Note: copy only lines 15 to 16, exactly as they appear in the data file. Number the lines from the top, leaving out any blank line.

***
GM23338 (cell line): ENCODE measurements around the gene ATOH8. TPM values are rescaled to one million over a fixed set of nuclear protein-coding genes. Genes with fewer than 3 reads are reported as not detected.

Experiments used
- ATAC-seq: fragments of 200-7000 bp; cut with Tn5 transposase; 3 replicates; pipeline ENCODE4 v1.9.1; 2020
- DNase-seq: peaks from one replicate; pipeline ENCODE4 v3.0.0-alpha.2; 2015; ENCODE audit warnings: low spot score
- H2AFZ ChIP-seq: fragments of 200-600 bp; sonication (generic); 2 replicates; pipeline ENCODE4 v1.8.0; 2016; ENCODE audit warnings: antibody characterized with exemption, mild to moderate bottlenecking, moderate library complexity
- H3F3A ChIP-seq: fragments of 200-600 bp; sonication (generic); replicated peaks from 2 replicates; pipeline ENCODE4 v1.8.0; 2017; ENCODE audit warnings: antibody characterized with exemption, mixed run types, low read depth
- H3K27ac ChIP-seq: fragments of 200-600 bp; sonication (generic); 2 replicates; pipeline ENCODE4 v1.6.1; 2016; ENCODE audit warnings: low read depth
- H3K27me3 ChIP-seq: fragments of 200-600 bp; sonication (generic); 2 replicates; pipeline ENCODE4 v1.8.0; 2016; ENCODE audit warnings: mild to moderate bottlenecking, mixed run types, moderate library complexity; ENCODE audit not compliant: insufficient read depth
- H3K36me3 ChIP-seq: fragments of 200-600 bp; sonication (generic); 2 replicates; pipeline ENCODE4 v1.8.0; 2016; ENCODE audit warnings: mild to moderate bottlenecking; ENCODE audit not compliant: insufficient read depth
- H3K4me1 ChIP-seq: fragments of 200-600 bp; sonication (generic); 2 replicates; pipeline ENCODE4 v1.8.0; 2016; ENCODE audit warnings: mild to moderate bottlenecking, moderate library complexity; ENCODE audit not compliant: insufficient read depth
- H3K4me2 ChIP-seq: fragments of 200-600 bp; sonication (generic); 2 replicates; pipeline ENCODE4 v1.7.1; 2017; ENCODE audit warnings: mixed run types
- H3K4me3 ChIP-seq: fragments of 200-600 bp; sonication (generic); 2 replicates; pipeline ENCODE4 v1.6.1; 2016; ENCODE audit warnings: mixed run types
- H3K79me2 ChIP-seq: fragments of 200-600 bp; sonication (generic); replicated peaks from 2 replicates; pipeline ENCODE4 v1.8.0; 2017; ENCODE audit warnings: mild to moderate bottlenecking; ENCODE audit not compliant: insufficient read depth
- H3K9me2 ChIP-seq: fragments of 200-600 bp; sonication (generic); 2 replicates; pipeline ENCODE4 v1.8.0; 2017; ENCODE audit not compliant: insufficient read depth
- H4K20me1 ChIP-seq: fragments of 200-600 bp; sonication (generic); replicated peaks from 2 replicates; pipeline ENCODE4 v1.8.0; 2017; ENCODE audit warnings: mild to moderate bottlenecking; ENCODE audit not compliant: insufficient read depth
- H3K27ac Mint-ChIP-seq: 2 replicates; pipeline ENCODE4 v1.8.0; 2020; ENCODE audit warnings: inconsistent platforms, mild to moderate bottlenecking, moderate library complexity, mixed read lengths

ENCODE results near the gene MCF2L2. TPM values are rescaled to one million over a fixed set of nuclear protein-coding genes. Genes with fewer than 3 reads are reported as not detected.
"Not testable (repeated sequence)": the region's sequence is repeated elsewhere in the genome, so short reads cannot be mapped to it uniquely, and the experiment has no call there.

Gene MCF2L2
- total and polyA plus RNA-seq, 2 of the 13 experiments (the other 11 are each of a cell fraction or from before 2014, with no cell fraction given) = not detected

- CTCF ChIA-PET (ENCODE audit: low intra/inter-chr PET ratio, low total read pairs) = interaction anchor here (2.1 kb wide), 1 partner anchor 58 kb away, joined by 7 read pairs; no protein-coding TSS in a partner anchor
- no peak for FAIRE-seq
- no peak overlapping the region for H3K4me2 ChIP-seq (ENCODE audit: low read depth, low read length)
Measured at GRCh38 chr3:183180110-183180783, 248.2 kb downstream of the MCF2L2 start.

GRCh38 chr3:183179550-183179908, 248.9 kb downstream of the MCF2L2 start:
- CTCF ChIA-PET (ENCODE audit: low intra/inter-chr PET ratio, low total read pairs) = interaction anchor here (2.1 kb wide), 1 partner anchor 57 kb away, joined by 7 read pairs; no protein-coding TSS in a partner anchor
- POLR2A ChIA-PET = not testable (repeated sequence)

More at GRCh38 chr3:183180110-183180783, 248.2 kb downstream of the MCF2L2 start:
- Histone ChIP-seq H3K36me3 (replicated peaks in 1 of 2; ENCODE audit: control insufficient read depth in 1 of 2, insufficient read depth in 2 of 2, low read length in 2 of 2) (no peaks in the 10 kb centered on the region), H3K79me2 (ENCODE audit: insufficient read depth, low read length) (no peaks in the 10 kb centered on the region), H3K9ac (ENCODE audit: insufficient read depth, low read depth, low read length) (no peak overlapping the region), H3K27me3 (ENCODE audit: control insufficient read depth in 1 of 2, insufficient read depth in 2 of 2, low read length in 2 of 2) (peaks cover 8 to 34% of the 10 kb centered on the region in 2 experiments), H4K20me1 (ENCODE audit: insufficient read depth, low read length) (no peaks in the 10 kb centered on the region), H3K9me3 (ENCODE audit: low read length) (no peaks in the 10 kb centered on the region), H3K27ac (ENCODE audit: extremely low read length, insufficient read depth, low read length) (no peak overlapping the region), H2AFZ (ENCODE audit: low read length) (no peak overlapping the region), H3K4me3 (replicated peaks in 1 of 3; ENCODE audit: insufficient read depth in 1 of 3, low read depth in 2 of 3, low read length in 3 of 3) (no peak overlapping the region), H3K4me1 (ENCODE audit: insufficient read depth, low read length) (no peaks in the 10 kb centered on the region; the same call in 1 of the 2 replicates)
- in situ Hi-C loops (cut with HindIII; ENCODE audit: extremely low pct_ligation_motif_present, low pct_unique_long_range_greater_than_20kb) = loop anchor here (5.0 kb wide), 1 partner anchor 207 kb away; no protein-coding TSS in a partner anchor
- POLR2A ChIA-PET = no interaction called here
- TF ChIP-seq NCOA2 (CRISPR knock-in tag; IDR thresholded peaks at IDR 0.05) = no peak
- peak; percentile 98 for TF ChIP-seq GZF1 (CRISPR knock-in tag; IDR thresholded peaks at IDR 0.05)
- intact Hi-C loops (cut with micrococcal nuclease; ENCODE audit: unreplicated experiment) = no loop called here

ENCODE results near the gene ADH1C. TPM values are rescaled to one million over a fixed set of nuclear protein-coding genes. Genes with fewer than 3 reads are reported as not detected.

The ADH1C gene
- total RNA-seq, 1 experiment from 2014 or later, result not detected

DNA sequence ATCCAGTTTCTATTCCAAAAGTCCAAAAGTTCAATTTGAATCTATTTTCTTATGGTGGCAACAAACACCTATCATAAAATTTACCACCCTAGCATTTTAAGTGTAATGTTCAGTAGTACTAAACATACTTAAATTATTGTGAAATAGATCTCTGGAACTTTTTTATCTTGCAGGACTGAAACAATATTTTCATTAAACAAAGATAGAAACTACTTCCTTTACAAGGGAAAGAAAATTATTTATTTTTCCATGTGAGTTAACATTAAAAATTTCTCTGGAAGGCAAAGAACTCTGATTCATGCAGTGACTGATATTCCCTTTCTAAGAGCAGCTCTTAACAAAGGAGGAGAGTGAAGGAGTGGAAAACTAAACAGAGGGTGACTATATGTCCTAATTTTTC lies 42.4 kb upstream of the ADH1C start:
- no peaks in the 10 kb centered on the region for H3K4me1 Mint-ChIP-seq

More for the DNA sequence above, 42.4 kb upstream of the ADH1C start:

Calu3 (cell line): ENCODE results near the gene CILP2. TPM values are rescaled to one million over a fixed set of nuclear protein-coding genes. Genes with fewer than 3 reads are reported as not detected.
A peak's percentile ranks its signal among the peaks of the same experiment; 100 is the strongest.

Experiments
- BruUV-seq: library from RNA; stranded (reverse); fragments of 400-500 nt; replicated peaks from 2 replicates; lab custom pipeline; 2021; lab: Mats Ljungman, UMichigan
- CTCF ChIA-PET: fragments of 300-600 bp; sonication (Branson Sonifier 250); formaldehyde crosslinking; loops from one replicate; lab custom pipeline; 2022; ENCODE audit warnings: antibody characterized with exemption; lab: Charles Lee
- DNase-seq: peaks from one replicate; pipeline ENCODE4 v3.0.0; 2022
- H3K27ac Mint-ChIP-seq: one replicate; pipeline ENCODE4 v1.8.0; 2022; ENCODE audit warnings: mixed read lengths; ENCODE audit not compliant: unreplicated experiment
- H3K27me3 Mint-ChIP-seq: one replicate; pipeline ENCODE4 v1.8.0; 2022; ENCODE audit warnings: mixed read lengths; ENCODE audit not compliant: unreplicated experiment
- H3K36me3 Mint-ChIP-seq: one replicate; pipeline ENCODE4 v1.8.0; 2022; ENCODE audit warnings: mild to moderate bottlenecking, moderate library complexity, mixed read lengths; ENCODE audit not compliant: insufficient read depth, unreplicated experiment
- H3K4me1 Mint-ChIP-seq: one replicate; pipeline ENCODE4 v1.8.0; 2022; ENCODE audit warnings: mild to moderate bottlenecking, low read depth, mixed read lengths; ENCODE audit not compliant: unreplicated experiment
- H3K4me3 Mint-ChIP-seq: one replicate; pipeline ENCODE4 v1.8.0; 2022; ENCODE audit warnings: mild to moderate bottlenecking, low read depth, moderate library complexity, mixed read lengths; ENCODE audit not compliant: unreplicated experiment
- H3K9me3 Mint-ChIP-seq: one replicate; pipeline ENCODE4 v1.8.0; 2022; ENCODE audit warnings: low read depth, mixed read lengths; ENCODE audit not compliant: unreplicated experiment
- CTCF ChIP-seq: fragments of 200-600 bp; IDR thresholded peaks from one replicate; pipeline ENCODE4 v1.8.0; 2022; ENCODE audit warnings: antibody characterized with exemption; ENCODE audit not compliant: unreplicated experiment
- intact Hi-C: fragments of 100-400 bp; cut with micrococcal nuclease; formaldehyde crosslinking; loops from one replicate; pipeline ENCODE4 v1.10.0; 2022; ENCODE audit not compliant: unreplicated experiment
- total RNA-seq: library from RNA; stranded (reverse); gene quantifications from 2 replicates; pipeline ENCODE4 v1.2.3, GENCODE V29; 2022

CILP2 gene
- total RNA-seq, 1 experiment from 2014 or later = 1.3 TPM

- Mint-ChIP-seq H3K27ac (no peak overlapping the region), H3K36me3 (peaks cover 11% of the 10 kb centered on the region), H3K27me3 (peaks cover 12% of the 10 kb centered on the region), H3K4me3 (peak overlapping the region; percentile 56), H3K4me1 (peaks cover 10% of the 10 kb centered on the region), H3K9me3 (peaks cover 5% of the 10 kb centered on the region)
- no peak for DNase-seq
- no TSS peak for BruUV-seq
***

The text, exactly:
- H4K20me1 ChIP-seq: fragments of 200-600 bp; sonication (generic); replicated peaks from 2 replicates; pipeline ENCODE4 v1.8.0; 2017; ENCODE audit warnings: mild to moderate bottlenecking; ENCODE audit not compliant: insufficient read depth
- H3K27ac Mint-ChIP-seq: 2 replicates; pipeline ENCODE4 v1.8.0; 2020; ENCODE audit warnings: inconsistent platforms, mild to moderate bottlenecking, moderate library complexity, mixed read lengths